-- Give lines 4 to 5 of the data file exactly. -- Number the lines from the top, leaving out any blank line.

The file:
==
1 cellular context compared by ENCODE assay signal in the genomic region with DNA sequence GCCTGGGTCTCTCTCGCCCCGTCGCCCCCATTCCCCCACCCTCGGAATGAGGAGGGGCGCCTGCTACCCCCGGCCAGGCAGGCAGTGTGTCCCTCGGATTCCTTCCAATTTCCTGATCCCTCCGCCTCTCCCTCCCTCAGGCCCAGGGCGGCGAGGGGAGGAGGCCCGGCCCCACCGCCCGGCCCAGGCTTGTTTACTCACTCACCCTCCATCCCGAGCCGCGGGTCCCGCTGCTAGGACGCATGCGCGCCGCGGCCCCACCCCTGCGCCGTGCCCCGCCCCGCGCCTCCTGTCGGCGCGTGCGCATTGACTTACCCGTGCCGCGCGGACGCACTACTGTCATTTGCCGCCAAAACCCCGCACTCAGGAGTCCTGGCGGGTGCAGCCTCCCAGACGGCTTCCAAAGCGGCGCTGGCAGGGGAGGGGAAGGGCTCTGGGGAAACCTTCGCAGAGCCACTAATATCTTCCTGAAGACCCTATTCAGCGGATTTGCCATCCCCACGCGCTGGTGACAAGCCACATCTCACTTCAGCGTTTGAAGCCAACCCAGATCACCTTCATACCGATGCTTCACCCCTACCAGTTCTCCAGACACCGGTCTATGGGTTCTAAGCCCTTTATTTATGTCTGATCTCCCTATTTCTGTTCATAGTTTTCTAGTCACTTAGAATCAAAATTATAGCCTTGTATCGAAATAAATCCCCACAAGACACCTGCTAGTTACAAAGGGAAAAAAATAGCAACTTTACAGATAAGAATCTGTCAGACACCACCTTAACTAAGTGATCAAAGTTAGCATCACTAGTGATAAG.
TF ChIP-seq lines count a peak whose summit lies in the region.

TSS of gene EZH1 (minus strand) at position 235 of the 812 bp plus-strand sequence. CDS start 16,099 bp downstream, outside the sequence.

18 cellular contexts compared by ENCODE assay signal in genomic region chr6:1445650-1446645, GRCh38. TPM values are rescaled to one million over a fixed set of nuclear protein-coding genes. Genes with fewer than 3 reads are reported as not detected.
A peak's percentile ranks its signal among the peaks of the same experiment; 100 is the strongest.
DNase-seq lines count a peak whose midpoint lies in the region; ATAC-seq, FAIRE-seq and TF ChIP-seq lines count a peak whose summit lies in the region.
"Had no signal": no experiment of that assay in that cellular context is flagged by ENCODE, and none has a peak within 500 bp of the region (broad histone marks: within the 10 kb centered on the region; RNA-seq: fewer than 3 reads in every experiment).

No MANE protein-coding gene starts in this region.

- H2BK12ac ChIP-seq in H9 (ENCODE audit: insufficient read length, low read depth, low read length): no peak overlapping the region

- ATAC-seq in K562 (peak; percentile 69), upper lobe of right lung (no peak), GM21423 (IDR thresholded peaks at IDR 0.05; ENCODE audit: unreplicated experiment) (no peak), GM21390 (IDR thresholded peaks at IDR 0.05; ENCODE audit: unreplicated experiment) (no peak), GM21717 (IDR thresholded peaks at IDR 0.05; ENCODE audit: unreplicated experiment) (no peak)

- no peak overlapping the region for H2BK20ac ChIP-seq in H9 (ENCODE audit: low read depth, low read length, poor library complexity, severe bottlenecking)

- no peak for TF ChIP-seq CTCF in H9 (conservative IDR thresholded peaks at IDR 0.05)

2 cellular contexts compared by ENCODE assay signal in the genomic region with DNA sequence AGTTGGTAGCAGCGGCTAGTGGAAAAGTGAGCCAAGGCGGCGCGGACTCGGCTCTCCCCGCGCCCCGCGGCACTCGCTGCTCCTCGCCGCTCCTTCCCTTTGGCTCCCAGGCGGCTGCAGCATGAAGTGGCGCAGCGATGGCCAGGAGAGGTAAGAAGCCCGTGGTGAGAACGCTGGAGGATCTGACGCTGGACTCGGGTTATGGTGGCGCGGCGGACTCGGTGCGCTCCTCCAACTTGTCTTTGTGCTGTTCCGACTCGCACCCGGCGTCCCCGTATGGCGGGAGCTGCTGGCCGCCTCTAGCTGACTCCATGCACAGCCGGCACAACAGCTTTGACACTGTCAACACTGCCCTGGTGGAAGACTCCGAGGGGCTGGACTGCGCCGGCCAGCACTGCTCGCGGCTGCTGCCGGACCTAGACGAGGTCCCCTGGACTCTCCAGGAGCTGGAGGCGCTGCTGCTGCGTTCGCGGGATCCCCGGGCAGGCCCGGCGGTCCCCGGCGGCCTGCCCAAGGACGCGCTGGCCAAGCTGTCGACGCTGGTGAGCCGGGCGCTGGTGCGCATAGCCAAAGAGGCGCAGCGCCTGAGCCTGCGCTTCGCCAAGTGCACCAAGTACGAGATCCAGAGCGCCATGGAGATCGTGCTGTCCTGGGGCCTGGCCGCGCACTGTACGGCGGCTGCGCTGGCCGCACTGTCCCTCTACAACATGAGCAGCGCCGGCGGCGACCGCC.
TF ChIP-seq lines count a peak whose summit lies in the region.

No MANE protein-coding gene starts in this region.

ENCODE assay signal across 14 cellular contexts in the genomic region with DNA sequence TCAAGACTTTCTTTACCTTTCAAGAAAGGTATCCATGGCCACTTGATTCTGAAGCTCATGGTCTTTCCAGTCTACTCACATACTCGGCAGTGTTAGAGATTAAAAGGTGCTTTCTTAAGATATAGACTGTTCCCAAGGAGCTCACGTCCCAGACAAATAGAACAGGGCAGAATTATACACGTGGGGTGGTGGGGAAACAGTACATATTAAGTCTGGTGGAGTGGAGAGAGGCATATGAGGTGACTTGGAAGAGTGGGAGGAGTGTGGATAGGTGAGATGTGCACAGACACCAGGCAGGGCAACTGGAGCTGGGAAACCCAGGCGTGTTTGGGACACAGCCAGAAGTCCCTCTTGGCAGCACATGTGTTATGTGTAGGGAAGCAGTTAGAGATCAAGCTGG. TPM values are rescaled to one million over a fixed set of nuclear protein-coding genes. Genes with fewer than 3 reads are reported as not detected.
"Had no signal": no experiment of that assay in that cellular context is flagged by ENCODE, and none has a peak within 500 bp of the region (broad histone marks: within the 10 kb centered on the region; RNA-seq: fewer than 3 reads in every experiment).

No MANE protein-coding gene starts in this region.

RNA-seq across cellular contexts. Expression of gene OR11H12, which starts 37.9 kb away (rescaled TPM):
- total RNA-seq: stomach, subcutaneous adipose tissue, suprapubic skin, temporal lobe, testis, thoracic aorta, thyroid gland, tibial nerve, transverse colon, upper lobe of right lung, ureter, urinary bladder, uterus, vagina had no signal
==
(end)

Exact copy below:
18 cellular contexts compared by ENCODE assay signal in genomic region chr6:1445650-1446645, GRCh38. TPM values are rescaled to one million over a fixed set of nuclear protein-coding genes. Genes with fewer than 3 reads are reported as not detected.
A peak's percentile ranks its signal among the peaks of the same experiment; 100 is the strongest.